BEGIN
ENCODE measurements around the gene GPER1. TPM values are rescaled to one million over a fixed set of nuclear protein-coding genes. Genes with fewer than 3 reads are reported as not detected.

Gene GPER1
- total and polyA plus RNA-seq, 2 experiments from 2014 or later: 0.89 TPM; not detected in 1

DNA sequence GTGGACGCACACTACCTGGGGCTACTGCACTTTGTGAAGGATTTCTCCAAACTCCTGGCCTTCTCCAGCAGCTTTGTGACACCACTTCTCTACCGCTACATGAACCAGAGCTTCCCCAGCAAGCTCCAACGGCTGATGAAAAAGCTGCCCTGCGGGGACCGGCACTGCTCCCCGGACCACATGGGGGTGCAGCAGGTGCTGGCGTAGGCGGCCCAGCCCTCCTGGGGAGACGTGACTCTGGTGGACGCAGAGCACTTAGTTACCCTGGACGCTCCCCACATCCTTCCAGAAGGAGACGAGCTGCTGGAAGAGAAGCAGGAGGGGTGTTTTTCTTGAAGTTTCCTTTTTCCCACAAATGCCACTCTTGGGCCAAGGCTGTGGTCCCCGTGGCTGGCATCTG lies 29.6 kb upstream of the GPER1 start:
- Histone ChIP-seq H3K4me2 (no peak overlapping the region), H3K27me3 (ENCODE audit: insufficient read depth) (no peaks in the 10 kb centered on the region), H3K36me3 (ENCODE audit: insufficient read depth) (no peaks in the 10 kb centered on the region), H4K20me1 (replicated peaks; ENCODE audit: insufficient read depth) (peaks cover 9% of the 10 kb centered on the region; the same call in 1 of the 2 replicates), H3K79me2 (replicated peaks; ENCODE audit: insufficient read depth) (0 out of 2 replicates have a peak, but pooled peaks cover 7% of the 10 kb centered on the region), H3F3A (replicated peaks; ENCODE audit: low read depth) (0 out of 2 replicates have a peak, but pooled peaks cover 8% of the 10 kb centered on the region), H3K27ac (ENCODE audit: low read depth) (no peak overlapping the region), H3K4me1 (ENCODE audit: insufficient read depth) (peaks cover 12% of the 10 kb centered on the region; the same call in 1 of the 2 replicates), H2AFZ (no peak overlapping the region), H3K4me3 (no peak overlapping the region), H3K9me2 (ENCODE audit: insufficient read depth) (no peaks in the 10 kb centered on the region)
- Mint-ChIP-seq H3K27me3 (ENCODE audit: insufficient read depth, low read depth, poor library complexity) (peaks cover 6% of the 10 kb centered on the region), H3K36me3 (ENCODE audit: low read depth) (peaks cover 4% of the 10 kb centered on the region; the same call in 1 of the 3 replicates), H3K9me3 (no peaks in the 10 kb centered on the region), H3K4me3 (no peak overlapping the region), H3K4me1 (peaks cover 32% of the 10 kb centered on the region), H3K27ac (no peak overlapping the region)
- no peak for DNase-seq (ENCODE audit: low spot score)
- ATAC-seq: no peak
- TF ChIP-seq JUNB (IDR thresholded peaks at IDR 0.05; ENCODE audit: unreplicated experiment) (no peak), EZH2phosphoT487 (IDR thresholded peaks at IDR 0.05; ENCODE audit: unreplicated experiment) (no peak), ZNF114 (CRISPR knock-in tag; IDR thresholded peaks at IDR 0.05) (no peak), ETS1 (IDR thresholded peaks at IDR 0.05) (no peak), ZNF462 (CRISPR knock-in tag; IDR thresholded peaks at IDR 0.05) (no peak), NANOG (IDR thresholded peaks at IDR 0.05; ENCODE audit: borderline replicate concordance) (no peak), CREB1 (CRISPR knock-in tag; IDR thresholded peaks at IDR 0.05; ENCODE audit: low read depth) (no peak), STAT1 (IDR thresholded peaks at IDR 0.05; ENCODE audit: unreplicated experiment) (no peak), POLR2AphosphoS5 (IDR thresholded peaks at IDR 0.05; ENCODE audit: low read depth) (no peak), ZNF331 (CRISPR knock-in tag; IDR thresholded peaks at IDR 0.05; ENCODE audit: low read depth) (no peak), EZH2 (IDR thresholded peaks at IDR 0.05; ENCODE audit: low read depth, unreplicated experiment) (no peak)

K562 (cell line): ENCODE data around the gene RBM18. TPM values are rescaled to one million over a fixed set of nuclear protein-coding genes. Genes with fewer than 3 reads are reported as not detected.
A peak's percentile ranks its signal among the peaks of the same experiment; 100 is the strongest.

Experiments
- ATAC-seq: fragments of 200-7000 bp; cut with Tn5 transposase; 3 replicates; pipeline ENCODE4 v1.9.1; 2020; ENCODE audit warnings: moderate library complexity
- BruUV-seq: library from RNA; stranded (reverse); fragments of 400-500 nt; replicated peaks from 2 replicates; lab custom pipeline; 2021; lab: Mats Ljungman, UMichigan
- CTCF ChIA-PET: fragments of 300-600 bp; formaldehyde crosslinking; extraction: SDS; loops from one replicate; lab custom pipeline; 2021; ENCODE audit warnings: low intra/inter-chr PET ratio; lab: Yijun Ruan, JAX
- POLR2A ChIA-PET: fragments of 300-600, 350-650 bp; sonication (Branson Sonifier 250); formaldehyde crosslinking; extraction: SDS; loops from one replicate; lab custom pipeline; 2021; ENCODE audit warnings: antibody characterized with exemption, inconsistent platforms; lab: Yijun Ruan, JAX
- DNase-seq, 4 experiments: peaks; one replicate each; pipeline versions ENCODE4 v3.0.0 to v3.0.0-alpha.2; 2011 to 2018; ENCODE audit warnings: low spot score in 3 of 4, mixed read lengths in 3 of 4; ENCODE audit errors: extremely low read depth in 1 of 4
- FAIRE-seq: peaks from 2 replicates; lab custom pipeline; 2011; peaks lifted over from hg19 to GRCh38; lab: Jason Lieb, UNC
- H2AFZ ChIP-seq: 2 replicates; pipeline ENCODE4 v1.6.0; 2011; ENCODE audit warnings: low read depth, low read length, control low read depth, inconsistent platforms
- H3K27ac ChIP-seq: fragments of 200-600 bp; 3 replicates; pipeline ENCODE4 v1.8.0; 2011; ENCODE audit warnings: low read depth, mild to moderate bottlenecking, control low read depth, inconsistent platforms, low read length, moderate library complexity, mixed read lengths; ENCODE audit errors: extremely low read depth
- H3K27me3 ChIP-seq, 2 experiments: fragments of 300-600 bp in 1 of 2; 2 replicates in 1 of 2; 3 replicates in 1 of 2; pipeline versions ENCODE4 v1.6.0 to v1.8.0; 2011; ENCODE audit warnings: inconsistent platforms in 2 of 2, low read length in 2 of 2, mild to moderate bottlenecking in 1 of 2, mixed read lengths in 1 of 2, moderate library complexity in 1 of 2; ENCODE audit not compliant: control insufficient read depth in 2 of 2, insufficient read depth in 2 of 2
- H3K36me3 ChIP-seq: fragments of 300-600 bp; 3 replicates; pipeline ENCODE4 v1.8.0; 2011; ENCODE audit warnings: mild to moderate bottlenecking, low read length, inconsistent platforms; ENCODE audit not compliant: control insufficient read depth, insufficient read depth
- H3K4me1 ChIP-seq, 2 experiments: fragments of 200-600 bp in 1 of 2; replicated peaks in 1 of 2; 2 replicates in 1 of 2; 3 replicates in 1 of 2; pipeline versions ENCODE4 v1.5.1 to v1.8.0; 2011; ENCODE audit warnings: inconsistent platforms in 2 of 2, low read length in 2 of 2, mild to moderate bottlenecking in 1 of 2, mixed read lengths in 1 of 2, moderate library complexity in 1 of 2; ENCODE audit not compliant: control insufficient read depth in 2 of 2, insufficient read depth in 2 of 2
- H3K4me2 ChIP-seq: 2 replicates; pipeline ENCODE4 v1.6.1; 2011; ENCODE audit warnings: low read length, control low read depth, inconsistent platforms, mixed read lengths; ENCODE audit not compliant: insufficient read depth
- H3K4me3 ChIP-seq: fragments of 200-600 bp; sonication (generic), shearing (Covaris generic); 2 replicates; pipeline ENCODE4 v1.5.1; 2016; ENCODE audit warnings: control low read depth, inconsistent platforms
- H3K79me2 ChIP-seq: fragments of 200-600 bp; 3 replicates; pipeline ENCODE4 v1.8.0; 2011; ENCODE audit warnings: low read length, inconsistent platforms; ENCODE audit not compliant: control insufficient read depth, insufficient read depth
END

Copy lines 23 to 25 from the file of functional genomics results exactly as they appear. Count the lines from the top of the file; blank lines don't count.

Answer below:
- H3K4me1 ChIP-seq, 2 experiments: fragments of 200-600 bp in 1 of 2; replicated peaks in 1 of 2; 2 replicates in 1 of 2; 3 replicates in 1 of 2; pipeline versions ENCODE4 v1.5.1 to v1.8.0; 2011; ENCODE audit warnings: inconsistent platforms in 2 of 2, low read length in 2 of 2, mild to moderate bottlenecking in 1 of 2, mixed read lengths in 1 of 2, moderate library complexity in 1 of 2; ENCODE audit not compliant: control insufficient read depth in 2 of 2, insufficient read depth in 2 of 2
- H3K4me2 ChIP-seq: 2 replicates; pipeline ENCODE4 v1.6.1; 2011; ENCODE audit warnings: low read length, control low read depth, inconsistent platforms, mixed read lengths; ENCODE audit not compliant: insufficient read depth
- H3K4me3 ChIP-seq: fragments of 200-600 bp; sonication (generic), shearing (Covaris generic); 2 replicates; pipeline ENCODE4 v1.5.1; 2016; ENCODE audit warnings: control low read depth, inconsistent platforms